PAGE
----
Threat to Marsh's Olympic medal hopes

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The Independent Online
Michael Marsh, the Olympic 200 metres gold medallist, is fighting against a thyroid condition as he prepares for a showdown with the world champion, Michael Johnson, in the United States Olympic trials, which begin in Atlanta tomorrow.

"A lot of time the chemical balance of my body isn't right, and I get cramps," Marsh said in Houston yesterday. "It is getting better, and I don't think it's gonna keep me off the team or anything. It's just something I have to keep a hold on."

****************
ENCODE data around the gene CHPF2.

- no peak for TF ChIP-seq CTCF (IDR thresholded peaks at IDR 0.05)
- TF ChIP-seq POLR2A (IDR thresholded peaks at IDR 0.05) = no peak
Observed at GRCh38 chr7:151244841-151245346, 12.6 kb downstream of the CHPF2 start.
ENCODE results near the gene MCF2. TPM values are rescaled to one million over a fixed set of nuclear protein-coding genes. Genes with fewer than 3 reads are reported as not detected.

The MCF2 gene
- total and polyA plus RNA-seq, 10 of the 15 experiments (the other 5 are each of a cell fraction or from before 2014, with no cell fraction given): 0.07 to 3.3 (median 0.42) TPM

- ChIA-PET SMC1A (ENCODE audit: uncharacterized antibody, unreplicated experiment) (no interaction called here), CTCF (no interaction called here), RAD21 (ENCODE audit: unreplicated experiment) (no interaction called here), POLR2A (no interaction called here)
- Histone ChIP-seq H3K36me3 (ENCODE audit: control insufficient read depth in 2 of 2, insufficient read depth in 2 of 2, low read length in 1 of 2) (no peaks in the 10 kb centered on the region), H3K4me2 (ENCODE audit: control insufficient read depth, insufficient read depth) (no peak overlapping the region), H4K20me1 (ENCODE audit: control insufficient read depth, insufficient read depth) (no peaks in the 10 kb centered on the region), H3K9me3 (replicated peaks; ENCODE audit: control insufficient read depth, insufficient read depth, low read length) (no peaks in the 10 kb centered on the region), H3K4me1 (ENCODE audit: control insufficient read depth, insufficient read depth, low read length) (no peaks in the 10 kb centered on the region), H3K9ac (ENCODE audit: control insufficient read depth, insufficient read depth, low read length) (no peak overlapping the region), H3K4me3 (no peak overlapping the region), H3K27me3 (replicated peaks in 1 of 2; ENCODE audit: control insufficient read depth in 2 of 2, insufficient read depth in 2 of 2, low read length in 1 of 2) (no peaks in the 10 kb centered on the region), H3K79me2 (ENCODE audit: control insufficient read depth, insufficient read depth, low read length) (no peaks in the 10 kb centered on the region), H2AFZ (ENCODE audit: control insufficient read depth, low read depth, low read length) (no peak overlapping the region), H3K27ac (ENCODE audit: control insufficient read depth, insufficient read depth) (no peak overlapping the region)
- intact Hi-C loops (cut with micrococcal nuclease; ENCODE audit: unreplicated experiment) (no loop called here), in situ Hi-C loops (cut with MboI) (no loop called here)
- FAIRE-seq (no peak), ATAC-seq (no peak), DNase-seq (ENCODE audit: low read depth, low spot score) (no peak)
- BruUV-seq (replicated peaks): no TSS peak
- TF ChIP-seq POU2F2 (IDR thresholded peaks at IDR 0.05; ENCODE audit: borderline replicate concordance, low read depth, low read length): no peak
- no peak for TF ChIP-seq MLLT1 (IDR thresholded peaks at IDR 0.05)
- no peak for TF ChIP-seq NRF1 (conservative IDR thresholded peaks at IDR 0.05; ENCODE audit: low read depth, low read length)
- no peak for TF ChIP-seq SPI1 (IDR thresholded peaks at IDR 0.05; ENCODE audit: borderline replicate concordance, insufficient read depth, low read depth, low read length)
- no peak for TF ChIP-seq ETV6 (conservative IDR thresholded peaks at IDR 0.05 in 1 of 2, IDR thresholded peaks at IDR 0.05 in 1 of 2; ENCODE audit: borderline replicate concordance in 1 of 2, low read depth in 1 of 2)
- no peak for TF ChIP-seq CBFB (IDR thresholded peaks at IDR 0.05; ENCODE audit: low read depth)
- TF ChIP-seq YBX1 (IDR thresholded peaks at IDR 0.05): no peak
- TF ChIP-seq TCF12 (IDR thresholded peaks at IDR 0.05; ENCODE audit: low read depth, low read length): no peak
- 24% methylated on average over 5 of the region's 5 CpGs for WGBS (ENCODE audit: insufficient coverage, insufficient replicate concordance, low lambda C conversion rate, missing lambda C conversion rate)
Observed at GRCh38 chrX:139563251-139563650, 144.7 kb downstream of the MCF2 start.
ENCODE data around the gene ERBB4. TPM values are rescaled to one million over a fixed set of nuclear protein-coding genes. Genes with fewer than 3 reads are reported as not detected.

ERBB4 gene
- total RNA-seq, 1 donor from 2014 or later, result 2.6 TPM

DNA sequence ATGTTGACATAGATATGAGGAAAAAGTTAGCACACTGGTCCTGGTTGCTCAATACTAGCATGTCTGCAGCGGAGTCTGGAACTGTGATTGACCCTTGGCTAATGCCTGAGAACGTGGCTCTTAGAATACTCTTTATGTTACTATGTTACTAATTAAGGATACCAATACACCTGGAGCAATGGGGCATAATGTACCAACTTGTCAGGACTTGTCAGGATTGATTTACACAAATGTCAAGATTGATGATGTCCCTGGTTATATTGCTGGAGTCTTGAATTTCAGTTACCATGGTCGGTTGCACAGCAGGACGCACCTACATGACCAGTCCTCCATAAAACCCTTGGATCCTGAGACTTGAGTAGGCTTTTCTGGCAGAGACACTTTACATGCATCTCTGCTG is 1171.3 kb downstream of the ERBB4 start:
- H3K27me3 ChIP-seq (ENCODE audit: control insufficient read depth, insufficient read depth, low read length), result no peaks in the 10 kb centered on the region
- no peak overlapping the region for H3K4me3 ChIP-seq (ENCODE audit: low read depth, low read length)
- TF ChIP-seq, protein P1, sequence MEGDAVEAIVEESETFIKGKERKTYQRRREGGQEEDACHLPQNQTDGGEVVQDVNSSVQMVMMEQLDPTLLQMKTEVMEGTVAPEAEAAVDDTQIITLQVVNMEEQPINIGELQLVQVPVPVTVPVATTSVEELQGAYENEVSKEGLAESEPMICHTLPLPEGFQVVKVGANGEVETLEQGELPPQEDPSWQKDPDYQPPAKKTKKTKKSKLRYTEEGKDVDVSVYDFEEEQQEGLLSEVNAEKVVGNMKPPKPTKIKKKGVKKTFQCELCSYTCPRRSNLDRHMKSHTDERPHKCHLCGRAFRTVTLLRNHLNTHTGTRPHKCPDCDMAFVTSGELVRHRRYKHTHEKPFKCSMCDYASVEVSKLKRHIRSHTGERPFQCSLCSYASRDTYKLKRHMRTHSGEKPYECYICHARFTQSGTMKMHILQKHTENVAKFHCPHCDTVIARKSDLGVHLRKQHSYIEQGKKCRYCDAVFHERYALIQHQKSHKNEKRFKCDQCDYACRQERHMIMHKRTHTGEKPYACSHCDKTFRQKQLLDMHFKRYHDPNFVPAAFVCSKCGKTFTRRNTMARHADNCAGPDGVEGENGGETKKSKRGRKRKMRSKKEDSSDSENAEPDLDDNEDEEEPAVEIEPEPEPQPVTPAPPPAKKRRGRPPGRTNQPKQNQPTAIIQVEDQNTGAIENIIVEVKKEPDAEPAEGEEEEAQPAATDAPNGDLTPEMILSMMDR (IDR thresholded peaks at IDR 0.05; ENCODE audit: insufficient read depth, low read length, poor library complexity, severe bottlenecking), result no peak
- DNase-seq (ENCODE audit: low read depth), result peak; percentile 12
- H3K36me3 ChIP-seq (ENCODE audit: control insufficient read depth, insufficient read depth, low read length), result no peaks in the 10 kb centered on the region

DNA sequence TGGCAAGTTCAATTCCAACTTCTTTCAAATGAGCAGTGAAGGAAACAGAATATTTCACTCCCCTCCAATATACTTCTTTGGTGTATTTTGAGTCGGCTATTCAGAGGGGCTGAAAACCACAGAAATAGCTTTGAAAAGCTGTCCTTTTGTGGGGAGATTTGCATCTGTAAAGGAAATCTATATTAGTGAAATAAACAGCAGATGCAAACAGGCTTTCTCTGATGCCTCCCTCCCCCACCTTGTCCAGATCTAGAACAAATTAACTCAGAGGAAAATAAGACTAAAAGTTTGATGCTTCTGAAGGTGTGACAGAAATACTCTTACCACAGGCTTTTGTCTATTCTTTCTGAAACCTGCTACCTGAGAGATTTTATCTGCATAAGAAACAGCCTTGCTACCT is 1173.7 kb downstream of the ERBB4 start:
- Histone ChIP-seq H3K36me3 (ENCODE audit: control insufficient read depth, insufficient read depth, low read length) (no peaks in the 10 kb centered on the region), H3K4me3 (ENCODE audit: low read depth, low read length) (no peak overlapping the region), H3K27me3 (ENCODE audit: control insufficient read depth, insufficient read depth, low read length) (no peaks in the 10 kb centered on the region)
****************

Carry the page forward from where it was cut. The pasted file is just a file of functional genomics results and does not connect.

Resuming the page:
Marsh, hoping to make the US team in the 100 and 200m, already has been affected by the condition once during a race in the Olympic stadium.

Marsh was ahead of Johnson through the turn of the 200m race at the Atlanta Grand Prix on 18 May when he felt his right leg cramping. "It was a very slight cramp, but it made me pause between 80 and 100 metres, coming off the turn, and I wasn't able to concentrate on running," Marsh said.

Johnson went on to win the race in 19.83sec, the fastest time in the world this year, with Marsh coming in second in 19.88.

Doctors have told Marsh that the "hypo-thyroid'' condition is a common problem caused most often by severe physical stress.

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